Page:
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No "fiscal cliff" vote in House Monday

Technically, the country will go over the "fiscal cliff" at midnight tonight, however, the significant progress in congressional negotiations signal that any time over the "cliff" should be brief.

House Republicans told their ranks that there will be no votes on any "cliff"-related legislation today and barring an unexpected change, the House will reconvene at noon on New Year's Day.

Meantime, President Obama and Senate Republican Leader Mitch McConnell, R-Ky., indicated today that they're close to a deal to avoid tax increases and spending cuts that take effect at midnight.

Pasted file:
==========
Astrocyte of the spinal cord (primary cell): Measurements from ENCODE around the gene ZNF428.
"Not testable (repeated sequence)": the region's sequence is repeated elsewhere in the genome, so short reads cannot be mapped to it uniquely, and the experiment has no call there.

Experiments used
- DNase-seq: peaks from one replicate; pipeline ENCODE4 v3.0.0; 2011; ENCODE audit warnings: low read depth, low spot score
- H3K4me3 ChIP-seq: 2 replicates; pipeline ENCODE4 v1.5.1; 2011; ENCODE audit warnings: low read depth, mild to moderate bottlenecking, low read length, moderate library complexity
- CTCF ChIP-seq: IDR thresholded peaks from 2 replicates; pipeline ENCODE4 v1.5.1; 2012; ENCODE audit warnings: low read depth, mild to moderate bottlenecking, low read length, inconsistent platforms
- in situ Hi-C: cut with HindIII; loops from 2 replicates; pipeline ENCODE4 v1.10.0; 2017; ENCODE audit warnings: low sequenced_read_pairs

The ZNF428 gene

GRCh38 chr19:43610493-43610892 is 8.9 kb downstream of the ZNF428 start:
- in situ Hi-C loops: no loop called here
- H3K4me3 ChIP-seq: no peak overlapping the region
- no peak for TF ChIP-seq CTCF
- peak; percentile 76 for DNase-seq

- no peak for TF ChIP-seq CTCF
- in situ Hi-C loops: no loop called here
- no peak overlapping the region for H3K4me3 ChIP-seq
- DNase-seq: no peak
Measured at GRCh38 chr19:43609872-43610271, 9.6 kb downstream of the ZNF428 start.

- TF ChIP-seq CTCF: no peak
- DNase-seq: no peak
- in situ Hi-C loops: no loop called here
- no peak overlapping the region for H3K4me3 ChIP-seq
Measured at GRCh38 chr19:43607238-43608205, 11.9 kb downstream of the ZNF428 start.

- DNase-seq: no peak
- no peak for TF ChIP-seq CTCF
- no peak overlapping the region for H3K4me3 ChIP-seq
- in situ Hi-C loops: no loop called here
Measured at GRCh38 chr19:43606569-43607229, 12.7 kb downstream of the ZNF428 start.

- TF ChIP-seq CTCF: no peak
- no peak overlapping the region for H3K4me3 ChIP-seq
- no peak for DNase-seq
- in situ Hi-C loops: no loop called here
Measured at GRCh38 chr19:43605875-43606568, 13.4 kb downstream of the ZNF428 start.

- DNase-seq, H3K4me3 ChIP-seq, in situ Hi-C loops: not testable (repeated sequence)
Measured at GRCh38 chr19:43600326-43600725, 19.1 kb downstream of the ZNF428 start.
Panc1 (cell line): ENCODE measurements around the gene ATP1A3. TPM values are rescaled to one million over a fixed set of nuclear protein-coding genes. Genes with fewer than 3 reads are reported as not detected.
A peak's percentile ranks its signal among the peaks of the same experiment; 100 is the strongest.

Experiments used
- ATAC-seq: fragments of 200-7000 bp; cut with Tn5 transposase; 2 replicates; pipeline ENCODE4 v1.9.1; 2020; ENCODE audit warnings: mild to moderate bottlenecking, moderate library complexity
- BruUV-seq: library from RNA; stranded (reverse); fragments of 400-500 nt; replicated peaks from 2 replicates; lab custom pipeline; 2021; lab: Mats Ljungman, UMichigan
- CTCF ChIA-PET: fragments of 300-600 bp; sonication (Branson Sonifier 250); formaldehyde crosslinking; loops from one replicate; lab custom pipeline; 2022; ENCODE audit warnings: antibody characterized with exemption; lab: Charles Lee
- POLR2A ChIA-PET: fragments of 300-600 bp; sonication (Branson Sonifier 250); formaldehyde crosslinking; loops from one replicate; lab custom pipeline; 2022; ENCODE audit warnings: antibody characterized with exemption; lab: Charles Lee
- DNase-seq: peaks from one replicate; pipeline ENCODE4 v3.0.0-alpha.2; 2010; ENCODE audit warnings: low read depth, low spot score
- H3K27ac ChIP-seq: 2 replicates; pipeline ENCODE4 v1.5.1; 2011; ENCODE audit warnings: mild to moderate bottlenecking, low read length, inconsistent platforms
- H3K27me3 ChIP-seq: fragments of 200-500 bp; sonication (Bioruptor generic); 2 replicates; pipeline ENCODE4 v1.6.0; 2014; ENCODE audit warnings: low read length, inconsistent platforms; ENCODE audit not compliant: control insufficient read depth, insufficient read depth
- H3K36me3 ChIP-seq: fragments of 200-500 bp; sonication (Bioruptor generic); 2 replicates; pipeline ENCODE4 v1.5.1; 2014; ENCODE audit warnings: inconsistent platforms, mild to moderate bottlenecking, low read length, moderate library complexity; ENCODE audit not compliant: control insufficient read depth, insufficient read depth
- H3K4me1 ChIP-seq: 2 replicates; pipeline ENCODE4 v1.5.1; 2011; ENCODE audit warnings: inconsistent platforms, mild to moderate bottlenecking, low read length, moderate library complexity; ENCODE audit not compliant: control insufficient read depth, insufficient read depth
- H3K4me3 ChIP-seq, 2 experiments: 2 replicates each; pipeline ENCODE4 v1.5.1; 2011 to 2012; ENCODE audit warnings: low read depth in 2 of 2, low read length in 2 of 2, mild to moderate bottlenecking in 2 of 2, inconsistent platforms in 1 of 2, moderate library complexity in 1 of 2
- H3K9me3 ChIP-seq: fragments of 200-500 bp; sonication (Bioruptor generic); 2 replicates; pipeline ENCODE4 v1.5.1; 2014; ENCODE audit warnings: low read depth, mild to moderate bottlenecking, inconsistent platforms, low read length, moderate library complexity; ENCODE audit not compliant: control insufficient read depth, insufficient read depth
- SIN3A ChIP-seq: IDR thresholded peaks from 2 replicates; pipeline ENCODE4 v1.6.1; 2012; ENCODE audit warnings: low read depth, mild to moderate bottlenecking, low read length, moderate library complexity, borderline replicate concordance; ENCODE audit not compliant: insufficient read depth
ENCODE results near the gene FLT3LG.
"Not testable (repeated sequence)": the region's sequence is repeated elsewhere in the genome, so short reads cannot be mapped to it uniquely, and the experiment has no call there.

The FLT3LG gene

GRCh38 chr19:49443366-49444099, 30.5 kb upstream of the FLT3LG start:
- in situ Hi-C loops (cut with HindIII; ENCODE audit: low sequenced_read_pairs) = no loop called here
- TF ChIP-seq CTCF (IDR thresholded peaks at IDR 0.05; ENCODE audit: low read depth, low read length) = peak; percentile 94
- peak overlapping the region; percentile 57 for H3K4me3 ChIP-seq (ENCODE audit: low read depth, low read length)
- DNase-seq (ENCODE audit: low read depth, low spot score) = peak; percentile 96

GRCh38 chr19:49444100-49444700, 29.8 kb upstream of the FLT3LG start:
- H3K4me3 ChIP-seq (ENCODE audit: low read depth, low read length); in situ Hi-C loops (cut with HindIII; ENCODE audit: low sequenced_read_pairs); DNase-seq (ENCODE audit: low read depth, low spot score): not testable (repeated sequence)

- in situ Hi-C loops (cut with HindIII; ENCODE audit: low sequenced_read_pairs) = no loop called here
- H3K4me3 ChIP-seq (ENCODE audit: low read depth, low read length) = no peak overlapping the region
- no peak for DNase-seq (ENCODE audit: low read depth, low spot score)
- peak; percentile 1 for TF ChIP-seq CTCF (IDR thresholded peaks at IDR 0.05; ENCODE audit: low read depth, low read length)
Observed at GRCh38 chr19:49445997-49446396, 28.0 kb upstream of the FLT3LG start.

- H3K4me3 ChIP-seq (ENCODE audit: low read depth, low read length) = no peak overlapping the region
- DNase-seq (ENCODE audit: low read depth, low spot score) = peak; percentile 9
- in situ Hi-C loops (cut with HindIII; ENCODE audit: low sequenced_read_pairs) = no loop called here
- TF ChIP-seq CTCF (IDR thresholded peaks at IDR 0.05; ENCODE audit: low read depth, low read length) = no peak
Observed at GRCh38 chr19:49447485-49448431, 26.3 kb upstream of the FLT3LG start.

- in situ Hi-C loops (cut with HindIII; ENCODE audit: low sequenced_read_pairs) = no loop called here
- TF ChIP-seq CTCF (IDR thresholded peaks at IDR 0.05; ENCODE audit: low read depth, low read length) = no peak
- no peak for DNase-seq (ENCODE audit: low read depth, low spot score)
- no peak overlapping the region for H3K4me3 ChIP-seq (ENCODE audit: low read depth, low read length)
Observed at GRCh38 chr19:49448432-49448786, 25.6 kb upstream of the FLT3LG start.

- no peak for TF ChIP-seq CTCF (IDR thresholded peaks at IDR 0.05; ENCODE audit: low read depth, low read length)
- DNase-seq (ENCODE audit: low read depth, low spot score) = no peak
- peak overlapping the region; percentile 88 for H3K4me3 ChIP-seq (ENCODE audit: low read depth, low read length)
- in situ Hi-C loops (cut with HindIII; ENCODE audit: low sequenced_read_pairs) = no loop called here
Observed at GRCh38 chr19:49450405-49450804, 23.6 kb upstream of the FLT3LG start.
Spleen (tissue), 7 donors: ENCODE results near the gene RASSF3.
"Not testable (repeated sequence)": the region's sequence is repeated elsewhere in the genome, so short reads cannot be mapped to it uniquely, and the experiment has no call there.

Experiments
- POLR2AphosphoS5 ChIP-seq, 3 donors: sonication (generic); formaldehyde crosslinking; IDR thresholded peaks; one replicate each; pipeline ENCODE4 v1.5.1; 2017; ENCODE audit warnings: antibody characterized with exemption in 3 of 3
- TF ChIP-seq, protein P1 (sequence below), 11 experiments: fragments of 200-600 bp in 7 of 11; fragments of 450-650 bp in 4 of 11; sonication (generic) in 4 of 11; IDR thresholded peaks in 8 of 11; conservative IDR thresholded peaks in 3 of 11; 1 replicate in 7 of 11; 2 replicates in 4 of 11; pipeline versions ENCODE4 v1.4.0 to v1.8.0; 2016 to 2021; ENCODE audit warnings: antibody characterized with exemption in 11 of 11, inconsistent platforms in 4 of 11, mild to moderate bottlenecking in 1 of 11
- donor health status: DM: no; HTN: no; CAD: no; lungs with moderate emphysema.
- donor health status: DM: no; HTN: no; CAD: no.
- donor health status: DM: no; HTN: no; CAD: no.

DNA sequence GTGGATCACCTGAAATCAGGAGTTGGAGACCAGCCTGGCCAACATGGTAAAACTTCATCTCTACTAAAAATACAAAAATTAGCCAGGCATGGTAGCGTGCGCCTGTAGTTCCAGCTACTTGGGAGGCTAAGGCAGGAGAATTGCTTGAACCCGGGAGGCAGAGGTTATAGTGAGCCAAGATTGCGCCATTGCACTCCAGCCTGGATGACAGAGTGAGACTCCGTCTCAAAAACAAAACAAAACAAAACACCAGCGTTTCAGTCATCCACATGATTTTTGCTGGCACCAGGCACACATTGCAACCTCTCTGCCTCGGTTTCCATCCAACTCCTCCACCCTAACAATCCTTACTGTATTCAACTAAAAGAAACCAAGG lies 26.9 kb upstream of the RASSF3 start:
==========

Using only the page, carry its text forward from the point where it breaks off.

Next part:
With negotiations still ongoing and the timing of a vote on a "cliff" deal still in flux, the House's announcement means the deadline will pass without averting the "cliff"; the Senate could still pass a deal tonight but without House passage, the president doesn't have a bill to sign into law.

And although the country technically goes over the "cliff" at midnight, the significant progress in the negotiations signals any detrimental impact from the "cliff" will be avoided, even if a vote happens after midnight - that is, unless a deal is eventually voted down in Congress or the talks collapse altogether before a vote.

Assuming a deal is passed and signed by the president Tuesday or Wednesday, included in that deal will likely be language that retroactively reverses any effects of going over the "cliff", therefore negating any negative impact of missing the deadline.